The Arnprior Dinkey
It started with a rumour that a small locomotive, possibly steam, was locked away in an abandoned quarry near Arnprior, Ontario. This was mystery enough in itself but as editor of the Industrial Locomotive section of the Canadian Trackside Guide I found it annoying to have such a blatant unknown right on our own doorstep. Further discussion showed that the locomotive, if it did indeed exist, was a small gas unit, and was thus not so interesting to many - except the compiler of the Guide!
Some further inquiries indicated that the quarry concerned was that of the former Dochart Brick and Tile Works but the information was confused. No, they didn't have a locomotive but they did have a "dinky" whatever that was. The only thing to do was to visit the place, I hasten to add, with the permission of the owner.
The Dochart Brick and Tile Company has been in business since 1866 and ceased to ship last year. In recent years the company produced flower pots and some ceramic ware. There were a variety of different railways in use. Clay is the raw material for the firing process and this was quarried close to the main works. It was brought to the works by means of a three foot gauge railway that was constructed with a form of snap track. The "main line" extended about a quarter of a mile into the quarry and the clay was moved in small four wheel skips. There are steep grades down from the pit into a dip and then up towards an unloading shed. The line makes use of the contours to climb up to the second storey of the unloading shed.
The unloading shed is a rickety two storey structure from which the clay was tipped into a vast holding area below. The clay is mixed and molded and moved throughout the lower portion of the works by means of a two foot gauge railway. Many of the wagons exist within this system which is mainly under cover. In one area there is a very interesting rudimentary switch which consists of just one blade that is pivoted where the frog would normally be. The blade is moved manually to throw one way or the other. Switches such as these have been used right from the beginning of railways.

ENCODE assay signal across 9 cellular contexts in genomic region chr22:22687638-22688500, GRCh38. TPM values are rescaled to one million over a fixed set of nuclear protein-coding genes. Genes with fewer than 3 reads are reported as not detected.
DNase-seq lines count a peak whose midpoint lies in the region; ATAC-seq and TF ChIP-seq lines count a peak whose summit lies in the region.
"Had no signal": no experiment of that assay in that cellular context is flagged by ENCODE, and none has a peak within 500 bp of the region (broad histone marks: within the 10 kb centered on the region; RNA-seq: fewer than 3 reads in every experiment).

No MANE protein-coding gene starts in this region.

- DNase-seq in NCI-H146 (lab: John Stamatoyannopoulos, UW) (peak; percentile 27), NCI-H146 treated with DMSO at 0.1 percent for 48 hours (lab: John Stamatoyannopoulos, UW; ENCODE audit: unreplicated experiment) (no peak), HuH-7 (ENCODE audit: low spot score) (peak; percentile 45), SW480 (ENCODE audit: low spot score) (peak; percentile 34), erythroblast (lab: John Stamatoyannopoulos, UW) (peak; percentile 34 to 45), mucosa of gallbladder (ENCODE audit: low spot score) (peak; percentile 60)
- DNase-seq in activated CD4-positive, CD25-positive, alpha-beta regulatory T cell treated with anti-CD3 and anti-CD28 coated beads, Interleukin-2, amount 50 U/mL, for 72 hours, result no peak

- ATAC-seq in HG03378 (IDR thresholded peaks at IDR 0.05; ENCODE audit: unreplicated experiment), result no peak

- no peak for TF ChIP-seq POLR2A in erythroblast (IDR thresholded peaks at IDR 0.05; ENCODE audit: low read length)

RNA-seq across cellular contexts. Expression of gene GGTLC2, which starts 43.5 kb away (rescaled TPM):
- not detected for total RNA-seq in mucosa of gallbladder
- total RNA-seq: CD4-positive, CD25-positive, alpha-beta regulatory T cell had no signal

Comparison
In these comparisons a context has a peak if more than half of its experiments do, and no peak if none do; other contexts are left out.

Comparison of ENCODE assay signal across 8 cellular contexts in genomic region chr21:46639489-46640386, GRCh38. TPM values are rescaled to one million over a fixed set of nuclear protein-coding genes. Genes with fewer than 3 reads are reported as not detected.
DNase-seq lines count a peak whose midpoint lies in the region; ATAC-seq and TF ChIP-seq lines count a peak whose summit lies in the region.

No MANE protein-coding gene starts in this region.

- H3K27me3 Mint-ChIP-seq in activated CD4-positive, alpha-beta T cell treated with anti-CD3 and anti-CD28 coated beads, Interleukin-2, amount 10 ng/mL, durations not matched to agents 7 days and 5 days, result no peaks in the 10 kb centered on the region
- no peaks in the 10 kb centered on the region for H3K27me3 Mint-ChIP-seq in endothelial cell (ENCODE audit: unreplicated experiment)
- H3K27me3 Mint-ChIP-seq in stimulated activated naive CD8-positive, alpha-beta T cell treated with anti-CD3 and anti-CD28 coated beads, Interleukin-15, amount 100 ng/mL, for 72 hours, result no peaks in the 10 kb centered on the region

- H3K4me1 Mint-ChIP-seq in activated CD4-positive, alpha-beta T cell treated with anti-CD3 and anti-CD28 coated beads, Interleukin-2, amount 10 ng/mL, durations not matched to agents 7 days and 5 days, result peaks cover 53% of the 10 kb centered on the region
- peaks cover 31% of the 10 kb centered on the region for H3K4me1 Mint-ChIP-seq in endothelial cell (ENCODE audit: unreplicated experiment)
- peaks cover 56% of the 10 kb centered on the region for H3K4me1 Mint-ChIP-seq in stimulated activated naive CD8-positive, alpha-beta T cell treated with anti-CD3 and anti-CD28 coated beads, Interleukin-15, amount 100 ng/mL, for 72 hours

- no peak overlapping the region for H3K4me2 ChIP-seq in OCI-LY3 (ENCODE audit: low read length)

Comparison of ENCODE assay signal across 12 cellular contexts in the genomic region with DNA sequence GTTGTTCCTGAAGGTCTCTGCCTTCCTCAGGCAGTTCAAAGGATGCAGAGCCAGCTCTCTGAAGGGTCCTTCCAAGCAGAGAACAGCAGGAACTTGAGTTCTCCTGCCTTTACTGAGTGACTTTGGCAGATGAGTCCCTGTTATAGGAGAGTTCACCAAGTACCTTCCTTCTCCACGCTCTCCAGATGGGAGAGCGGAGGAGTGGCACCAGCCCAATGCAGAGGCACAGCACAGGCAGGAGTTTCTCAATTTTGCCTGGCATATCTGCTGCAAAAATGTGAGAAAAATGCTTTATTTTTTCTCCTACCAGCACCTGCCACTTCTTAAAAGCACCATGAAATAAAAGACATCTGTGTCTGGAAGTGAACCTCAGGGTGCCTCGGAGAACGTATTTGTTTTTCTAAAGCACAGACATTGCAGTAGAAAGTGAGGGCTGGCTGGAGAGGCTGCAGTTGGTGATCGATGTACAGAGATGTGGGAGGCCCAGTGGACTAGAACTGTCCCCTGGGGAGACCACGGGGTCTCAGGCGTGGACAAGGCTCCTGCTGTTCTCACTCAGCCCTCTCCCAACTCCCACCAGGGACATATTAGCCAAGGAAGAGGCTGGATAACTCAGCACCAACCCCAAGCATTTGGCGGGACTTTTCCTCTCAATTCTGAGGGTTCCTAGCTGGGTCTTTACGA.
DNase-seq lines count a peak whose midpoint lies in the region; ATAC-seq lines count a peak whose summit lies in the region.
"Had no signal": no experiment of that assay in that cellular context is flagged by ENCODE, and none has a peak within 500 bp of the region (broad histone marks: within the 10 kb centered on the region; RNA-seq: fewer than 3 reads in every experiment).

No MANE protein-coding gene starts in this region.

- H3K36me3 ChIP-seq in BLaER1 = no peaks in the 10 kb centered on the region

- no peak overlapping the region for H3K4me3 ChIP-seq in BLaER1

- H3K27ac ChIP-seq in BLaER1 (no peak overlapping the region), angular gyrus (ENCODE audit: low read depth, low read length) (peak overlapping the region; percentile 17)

There are a number of drying areas that are served by the two foot gauge railway but access to these is by means of two electrically worked transfer tables. These seem to be standard gauge. Gauge number three! As if this is not enough there is another transfer table outside to gain access to a second kiln and this would appear to be six foot gauge, possibly to handle three foot gauge wagons.
The railway layout is very complex, particularly when one considers that the whole arrangement could easily be handled by one relatively small dump truck and a fork lift.
But what about the dinky? Inside the unloading shed there is a small three foot gauge Plymouth locomotive. It carries serial number 3412 and this four wheel dinky has a gas engine. It was built in February 1930 and the Plymouth records show that it went originally to the National Fireproofing Company in Aldershot, Ontario, (Aldershot is near Hamilton), but is has evidently been at Arnprior for a long time. It hasn't been used for a little while but is in relatively good condition. The dinky only weighs five tons yet one must be concerned that it could break through the floor of the rickety building in which it is housed. Maybe it will be possible to preserve it. It was typical of the small contractors locomotives that were built in the 1920's and 1930's for quarries and general construction work.
Don't forget the locomotive is on private property and trespassers are not allowed. The property could very well be dangerous so do not even attempt to enter without permission and with somebody who knows his way around.
The Arnprior dinky is a surprising find in 1987. Are there any more out there?
Bytown Railway Society, Branchline, June 1987.